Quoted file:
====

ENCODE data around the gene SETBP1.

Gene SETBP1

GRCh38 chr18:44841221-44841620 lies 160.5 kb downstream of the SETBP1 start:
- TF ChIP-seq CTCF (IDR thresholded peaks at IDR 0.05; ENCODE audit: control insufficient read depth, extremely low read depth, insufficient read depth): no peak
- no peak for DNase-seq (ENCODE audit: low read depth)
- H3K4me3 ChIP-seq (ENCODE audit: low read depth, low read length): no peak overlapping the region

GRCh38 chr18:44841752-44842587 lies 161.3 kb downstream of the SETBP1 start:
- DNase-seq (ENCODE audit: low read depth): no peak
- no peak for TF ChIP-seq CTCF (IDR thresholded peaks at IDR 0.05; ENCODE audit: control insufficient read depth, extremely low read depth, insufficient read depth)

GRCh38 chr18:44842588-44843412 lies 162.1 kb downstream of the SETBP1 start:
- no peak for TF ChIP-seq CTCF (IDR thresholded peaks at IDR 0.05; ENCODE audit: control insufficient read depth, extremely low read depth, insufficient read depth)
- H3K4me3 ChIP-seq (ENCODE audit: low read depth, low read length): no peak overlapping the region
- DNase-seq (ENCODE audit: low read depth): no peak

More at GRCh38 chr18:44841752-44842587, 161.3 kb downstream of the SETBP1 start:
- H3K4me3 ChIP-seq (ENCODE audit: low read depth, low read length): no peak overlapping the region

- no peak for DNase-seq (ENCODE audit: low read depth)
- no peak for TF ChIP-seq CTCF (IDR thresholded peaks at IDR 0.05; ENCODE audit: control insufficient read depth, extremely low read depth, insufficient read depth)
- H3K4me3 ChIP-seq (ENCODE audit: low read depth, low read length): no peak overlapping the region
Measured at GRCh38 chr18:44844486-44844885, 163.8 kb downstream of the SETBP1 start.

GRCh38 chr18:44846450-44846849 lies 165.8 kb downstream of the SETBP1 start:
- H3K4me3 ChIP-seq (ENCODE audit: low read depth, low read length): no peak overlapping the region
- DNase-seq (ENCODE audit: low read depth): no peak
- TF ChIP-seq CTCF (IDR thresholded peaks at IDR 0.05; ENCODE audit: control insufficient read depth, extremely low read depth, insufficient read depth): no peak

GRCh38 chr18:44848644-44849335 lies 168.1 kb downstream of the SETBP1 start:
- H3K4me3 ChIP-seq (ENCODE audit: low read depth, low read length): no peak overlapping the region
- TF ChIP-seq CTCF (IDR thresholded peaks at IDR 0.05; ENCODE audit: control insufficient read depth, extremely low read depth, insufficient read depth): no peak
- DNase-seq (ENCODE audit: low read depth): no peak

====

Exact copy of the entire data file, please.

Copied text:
ENCODE data around the gene SETBP1.

Gene SETBP1

GRCh38 chr18:44841221-44841620 lies 160.5 kb downstream of the SETBP1 start:
- TF ChIP-seq CTCF (IDR thresholded peaks at IDR 0.05; ENCODE audit: control insufficient read depth, extremely low read depth, insufficient read depth): no peak
- no peak for DNase-seq (ENCODE audit: low read depth)
- H3K4me3 ChIP-seq (ENCODE audit: low read depth, low read length): no peak overlapping the region

GRCh38 chr18:44841752-44842587 lies 161.3 kb downstream of the SETBP1 start:
- DNase-seq (ENCODE audit: low read depth): no peak
- no peak for TF ChIP-seq CTCF (IDR thresholded peaks at IDR 0.05; ENCODE audit: control insufficient read depth, extremely low read depth, insufficient read depth)

GRCh38 chr18:44842588-44843412 lies 162.1 kb downstream of the SETBP1 start:
- no peak for TF ChIP-seq CTCF (IDR thresholded peaks at IDR 0.05; ENCODE audit: control insufficient read depth, extremely low read depth, insufficient read depth)
- H3K4me3 ChIP-seq (ENCODE audit: low read depth, low read length): no peak overlapping the region
- DNase-seq (ENCODE audit: low read depth): no peak

More at GRCh38 chr18:44841752-44842587, 161.3 kb downstream of the SETBP1 start:
- H3K4me3 ChIP-seq (ENCODE audit: low read depth, low read length): no peak overlapping the region

- no peak for DNase-seq (ENCODE audit: low read depth)
- no peak for TF ChIP-seq CTCF (IDR thresholded peaks at IDR 0.05; ENCODE audit: control insufficient read depth, extremely low read depth, insufficient read depth)
- H3K4me3 ChIP-seq (ENCODE audit: low read depth, low read length): no peak overlapping the region
Measured at GRCh38 chr18:44844486-44844885, 163.8 kb downstream of the SETBP1 start.

GRCh38 chr18:44846450-44846849 lies 165.8 kb downstream of the SETBP1 start:
- H3K4me3 ChIP-seq (ENCODE audit: low read depth, low read length): no peak overlapping the region
- DNase-seq (ENCODE audit: low read depth): no peak
- TF ChIP-seq CTCF (IDR thresholded peaks at IDR 0.05; ENCODE audit: control insufficient read depth, extremely low read depth, insufficient read depth): no peak

GRCh38 chr18:44848644-44849335 lies 168.1 kb downstream of the SETBP1 start:
- H3K4me3 ChIP-seq (ENCODE audit: low read depth, low read length): no peak overlapping the region
- TF ChIP-seq CTCF (IDR thresholded peaks at IDR 0.05; ENCODE audit: control insufficient read depth, extremely low read depth, insufficient read depth): no peak
- DNase-seq (ENCODE audit: low read depth): no peak